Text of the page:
I am not suggesting you do what I do, you have your own wisdom and spiritual understandings, but I would certainly be happy to have a chat about this if you’d like.

Sending you love.

Pockets of Peace


Feeling stressed? You’re not alone. 

According to a recent Gallop poll, “In the United States, about 55 percent of adults said they had experienced stress during “a lot of the day”, compared with just 35 percent globally”…this makes Americans among the most stressed people in the world. Not exactly the kind of thing we want to excel in. 

Your personal stress meter. 

One way to think about stress is in zones of red, yellow and green. Red, high stress, yellow on guard, and green calm. We likely move in and out of each zone several times a day. As you might guess, it’s good for our bodies and our minds to spend more time in the green zone, feeling calm.

Dr. Rick Hanson explains, “Green is the resting state, the home base, of the brain and body, characterized by activation of the parasympathetic nervous system, repair and refueling of bodily systems, and a peaceful, happy, and loving mind. In Green, we are usually benevolent toward ourselves, others, and the world.” So, more time in the green zone is good for us.

Sometimes we worry that it will take too much time and energy to address stress…another problem to solve…something else on our to-do list. 

Want to feel more green??? 

But here’s some good news, by building in small pockets of peace during the day, you can rest in a state of calm more frequently. Consider adding one or more of these short, easy strategies to create moments of peace each day.

  1. Focus on your breath. Inhale for several seconds then exhale slowly…(twice as long as your inhale), this actually helps your nervous system calm. You only need to do this for about a minute to bring your body back into the green zone.

  2. Pause before launching. Pause before you get out of bed, get out of the car, stand up from your desk, or walk into a meeting. Pause and take a deep, relaxing breath. Create the habit of taking a deep, relaxing breath each time you transition from one activity or place to the next.

  3. Be present…here & now. This is particularly helpful when you find yourself caught in the past or the future. Be in the present moment and remind yourself that everything is OK in this moment. It’s natural to re-hash and regret things you’ve said or done in the past…once you’ve done what you can to repair, there’s little else to do. Similarly, we don’t have much control over the future, and come to find out we’re not so good at predicting what will happen. So come back to now and notice your feet on the floor and the rhythm of your breath.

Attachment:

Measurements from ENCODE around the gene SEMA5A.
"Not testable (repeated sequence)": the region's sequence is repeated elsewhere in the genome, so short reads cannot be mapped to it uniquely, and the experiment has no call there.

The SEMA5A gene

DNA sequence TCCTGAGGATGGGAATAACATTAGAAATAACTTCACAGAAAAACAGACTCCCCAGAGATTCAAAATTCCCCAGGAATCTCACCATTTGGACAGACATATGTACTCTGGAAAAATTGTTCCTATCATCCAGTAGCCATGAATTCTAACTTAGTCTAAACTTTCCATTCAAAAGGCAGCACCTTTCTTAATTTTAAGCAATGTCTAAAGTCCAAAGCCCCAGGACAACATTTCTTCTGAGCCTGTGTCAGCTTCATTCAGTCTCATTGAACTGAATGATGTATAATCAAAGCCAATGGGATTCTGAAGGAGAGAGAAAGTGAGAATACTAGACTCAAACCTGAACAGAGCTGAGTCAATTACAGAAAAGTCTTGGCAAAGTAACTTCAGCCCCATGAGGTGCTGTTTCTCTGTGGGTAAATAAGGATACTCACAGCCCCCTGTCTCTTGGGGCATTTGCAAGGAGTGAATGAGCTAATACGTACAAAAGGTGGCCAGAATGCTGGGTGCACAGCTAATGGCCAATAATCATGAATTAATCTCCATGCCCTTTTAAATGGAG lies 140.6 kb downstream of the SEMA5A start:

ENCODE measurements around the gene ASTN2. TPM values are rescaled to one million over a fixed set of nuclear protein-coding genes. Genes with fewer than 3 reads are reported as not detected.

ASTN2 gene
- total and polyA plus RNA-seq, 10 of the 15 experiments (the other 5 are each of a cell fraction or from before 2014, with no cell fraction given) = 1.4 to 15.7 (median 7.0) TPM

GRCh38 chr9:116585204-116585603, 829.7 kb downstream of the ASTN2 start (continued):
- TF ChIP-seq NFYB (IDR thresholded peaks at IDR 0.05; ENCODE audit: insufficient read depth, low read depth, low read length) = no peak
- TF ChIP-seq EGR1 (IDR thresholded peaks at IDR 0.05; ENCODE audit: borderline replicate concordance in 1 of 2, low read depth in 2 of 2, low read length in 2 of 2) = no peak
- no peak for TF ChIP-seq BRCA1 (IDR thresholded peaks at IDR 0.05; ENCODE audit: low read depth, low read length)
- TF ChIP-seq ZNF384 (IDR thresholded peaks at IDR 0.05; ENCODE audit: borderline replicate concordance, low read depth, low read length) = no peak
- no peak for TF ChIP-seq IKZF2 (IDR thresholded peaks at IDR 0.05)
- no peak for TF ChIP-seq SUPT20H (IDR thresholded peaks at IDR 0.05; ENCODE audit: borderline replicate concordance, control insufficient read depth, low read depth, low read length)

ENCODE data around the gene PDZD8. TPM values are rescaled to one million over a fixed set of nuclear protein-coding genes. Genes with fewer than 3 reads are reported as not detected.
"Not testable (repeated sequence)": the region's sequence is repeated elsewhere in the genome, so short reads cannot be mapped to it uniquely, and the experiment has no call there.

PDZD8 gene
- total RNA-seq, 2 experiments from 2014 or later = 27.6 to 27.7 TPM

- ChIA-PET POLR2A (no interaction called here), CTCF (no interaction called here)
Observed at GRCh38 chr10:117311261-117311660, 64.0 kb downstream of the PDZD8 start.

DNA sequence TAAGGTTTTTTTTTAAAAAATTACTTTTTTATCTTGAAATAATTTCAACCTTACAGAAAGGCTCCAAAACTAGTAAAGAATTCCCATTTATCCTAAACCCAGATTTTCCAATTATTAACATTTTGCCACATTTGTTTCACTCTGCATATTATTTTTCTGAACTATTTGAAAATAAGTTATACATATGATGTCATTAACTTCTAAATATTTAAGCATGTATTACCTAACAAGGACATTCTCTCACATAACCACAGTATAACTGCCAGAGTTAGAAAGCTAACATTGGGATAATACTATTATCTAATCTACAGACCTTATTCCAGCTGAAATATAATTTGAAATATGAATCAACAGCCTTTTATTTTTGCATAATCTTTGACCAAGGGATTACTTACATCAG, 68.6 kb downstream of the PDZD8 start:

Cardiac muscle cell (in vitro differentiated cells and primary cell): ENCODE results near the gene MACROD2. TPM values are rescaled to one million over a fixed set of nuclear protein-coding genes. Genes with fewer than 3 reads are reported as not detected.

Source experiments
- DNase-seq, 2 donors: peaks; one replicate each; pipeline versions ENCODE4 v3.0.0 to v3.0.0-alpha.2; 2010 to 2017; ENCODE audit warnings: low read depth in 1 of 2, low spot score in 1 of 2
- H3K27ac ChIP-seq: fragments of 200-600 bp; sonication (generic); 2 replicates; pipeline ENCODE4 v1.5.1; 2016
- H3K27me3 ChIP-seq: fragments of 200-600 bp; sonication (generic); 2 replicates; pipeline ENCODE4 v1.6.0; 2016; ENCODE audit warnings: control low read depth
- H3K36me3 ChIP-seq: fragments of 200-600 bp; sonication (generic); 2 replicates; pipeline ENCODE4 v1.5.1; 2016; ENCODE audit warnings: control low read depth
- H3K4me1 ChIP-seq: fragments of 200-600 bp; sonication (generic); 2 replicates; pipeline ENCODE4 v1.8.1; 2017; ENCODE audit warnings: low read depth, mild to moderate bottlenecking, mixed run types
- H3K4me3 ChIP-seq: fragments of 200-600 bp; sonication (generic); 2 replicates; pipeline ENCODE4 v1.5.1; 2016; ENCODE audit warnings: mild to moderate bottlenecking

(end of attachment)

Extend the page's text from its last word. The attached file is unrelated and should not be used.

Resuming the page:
BTW ongoing coaching may be a necessary piece of the puzzle to bridge the gap between knowing what to do when you feel stressed and actually regularly practicing what’s good for you. Please email me if you’d like to explore the infinite pathways to creating a more peaceful life.

Coming together and falling apart

Spring…falling apart.

Spring…falling apart.

Hello there,

I want to share with you a paragraph of deep wisdom from Pema Chodron. Pema is a Buddhist nun and teacher who's writing is approachable and very relevant. You needn't be a Buddhist to feel the truth of her message below.

Making Room
"Things falling apart is a kind of testing and also a kind of healing. We think that the point is to pass the test or to overcome the problem, but the truth is that things don’t really get solved. They come together and they fall apart. Then they come together again and fall apart again. It’s just like that. The healing comes from letting there be room for all of this to happen: room for grief, for relief, for misery, for joy."

I am a fixer...from waaaay back and the idea that perhaps there is a rhythm of coming together and falling apart reminds me that not all brokenness needs to be fixed. But rather, there is a grace and peace in allowing what's happening to happen (it's going to anyway) and to notice that perhaps, the most important thing for me to do is to be with the brokenness, because brokenness is part of the whole beautiful cycle. 

Is there something in your life that seems to be falling apart? Reach out if you'd like support to make room for what needs to happen. 

Sending you love,

Be your own expert


Hello there!

I've been out of commission for several weeks and in my downtime I've noticed a couple of things:

  • Sometimes I see myself as a self-improvement project; and

  • Sometimes I outsource my power and wisdom. 

Advice on Facebook, magazine covers, TV, YouTube videos, from friends and colleagues rolls by. 

I read about what foods to eat, how to schedule time, what to wear, how to advance in a career, how to be in close relationships, on and on and on...

It seems my self-improvement tendencies can become a full time obsession. 

Sometimes I grasp. Grasp at the new and improved version of myself. And while changing my own behaviors in order to live a healthier, more spiritual and expansive life is cool...the notion that I need to FIX myself, and perhaps that FIX comes from someone else, doesn't feel enlivening or true.

What's it like for you? Do you feel different when you approach behavior change from a place of internal motivation and nudges...rather than look to an expert for correction?

Maybe it's helpful to recognize that we can be our own behavioral experts. Perhaps we don't need to outsource our wisdom or look to someone else for answers... AND, we've all had the positive experience of an objective partner who will offer new information, reflections and accountability.

So here's my 2-cents if you're considering behavior change: 

  • You can become the expert on how you best learn and integrate new knowledge.

  • You have your own wisdom and sometimes a coach can help you see it more easily.

  • One size does not fit all...we respond to support depending on our specific learning history and perspective.

  • Find a coach who does not position themselves as your savior or guru, but who walks along side and offers support when you ask.

Let me know what you think.